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Guatemala has tremendous potential for expanding its agricultural production, which would lead to rural economic growth, job creation and poverty alleviation. Guatemala is recognized as a leader in non-traditional agricultural exports in Central America, such as snow peas, green beans, baby/mini-vegetables, and fruits, whose production has grown exponentially over the past 10 years, benefitting smallholder farmers.

  • 98.7 THOUSAND
    Producers using improved technology and practices with Feed the Future’s help in FY17
  • $47.8 MILLION
    Annual agricultural sales generated by Guatemalans reached by Feed the Future in FY17 
  • 215 THOUSAND
    Children under 5 reached with nutrition help in FY17
  • $4.4 MILLION
    New private investment leveraged by Feed the Future in FY17


  • 29 PERCENT
    Reduction in the prevalence of poverty in the areas where Feed the Future has worked* 
  • 10.2 PERCENT
    Reduction in the prevalence of stunting in children under 5 years old in the areas where Feed the Future has worked

Key Achievements

One of the major Feed the Future projects in Guatemala reduced extreme poverty by 37 percent and increased daily income by 19 percent among project participants from 2013 to 2017.

Guatemala’s coffee farmers have faced huge losses in production since the outbreak of the coffee rust fungus between 2012 and 2013. Feed the Future responded by providing farmers with access to new seedlings of rust resistant varieties and by providing workers with training on how to properly apply pesticides to mitigate the fungus. Farmers also received advice and training on agricultural practices for crop management, post-harvest handling and integrated pest management. By applying these practices, farmers increased both the sales and quality of their coffee beans. Average coffee yields increased by more than six percent to 26,390 pounds of coffee per hectare during the 2017 harvest compared to the previous year.

Feed the Future also helped farmers diversify their income sources and promoted community savings groups. 124 Food for Peace-supported groups saved a total of $66,756 and disbursed 1,031 loans worth a total of $115,890. Another program, AgriJoven, helped 780 young farmers save $43,000 to help with the purchase of agricultural technologies.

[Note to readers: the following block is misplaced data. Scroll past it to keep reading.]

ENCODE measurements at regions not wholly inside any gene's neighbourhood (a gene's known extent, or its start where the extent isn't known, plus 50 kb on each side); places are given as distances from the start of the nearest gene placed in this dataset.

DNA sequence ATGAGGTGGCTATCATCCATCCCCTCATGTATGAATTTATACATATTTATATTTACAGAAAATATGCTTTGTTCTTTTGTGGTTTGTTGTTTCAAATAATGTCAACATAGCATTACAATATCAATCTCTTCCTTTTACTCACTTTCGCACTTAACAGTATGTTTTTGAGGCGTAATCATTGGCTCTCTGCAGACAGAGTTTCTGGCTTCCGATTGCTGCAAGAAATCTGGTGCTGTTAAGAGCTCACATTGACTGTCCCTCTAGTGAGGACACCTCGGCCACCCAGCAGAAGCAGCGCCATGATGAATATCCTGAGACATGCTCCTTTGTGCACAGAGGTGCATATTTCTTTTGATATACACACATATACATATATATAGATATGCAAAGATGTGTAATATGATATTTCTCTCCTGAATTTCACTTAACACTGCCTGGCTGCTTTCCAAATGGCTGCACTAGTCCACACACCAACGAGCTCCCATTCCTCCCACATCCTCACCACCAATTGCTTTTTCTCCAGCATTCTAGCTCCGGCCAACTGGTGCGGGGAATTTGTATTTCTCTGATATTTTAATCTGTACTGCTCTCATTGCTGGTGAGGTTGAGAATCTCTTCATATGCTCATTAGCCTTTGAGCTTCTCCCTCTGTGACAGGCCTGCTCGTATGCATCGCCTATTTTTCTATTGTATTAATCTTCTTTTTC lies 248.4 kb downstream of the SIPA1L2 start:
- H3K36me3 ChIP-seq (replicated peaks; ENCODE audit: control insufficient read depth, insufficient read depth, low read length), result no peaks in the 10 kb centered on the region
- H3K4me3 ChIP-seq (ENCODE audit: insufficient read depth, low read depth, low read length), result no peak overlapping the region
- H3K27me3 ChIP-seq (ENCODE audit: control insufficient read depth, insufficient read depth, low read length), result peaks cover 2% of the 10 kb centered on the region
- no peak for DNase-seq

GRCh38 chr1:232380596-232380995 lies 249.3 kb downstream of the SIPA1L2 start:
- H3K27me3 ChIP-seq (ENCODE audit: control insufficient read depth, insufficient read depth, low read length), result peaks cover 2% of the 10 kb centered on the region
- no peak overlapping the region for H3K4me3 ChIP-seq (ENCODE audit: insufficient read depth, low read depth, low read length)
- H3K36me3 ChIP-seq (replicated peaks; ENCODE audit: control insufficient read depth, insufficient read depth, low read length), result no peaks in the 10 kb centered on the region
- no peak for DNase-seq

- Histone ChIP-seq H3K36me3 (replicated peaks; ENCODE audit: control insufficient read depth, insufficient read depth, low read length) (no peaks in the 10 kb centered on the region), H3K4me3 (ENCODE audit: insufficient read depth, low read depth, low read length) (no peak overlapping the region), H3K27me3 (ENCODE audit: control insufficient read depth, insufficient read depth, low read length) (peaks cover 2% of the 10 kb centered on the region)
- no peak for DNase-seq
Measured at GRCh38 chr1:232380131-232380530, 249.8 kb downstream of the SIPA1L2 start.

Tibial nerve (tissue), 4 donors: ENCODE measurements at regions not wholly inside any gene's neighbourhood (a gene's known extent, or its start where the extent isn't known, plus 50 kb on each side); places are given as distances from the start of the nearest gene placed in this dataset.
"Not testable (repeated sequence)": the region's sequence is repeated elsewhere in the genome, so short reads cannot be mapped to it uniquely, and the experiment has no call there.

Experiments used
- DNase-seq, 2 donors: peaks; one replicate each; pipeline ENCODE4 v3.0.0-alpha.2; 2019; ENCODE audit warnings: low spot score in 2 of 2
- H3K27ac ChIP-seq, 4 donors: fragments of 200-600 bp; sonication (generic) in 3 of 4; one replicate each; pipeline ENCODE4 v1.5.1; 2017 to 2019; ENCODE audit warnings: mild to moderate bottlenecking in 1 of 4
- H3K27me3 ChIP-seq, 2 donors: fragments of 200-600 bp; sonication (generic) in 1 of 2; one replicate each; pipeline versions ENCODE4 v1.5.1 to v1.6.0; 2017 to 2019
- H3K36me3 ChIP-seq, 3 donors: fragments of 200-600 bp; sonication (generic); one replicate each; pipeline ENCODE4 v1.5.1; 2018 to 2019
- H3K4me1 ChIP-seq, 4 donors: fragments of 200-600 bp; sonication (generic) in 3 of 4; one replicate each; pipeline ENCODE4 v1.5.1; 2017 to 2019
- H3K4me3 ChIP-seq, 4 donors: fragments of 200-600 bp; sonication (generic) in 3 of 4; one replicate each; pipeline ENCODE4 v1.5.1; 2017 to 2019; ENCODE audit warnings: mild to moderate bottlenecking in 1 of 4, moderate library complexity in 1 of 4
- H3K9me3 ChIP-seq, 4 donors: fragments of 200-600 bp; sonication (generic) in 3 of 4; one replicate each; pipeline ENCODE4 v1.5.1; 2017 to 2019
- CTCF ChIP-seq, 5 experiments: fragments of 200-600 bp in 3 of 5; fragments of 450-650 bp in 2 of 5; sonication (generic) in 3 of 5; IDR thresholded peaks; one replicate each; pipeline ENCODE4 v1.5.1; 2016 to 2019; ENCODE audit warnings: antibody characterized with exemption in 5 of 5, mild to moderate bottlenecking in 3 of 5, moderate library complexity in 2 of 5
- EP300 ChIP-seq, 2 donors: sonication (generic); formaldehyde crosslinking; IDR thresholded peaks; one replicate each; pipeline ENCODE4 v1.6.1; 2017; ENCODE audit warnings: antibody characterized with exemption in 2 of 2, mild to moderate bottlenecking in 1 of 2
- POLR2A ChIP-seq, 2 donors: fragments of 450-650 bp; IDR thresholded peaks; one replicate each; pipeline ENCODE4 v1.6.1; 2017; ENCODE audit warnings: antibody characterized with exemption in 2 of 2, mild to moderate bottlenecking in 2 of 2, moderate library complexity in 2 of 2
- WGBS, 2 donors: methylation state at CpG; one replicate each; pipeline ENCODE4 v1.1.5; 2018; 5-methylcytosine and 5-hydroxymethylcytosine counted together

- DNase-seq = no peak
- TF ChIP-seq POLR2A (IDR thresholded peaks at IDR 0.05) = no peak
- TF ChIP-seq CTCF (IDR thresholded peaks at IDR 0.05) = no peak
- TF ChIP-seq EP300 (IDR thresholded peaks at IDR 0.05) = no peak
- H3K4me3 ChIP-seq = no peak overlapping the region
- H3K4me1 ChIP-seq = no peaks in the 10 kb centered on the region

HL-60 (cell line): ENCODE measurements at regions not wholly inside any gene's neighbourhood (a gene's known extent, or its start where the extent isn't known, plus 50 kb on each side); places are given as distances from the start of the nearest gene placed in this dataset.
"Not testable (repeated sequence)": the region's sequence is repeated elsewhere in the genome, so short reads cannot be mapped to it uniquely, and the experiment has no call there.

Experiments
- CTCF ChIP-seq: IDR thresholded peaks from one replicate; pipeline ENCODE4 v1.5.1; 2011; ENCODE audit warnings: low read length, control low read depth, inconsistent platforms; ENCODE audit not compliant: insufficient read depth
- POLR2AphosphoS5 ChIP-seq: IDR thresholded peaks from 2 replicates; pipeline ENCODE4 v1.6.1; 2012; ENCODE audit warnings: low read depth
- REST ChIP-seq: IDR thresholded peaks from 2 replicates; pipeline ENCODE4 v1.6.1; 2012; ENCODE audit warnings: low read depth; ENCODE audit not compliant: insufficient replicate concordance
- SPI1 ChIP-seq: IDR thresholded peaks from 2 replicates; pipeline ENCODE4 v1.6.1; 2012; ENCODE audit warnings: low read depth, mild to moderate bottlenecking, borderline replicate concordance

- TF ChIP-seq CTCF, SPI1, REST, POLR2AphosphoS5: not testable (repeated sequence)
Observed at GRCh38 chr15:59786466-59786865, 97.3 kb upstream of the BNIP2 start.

The U.S. Department of Agriculture (USDA) trained farmers, packers and exporters on compliance with the U.S. Food Safety Modernization Act. Activities promoted traceability technology to monitor agrochemical applications, record harvest dates, and crop production location. USDA trained 300 agriculture producers on integrated pest management and other good agriculture practices to enable smallholder farmers to better control pests in their crops. With Feed the Future’s support, FARMFORCE traceability software sold subscriptions to five new export companies, enabling 1,866 smallholders to retain access to export markets.

Feed the Future trained more than 28,000 people on the importance of dietary diversity, protein consumption (from beans and animal-source foods), and water, sanitation and hygiene. Through increased productivity of improved bean and maize varieties as well as incorporation of small livestock rearing and home gardens, families increased the availability of diverse, nutritious foods by 39 percent. Families sold surplus production from their home gardens in local markets, providing additional annual income of $300 per family.


These results reflect information from USAID, the U.S. Department of Agriculture and the Peace Corps, reported into Feed the Future’s central monitoring system for fiscal year 2017 (FY17). For more information on the indicators above, please view our Feed the Future Indicator Handbook. All dollar amounts are listed in U.S. dollars.

*The change in prevalence of poverty or stunting for this country was not statistically significant, meaning the margin of error of the survey sample was too great to conclusively demonstrate change. For more details on impact data, view the Feed the Future 2018 progress snapshot.


  • Strengthen market-led agricultural development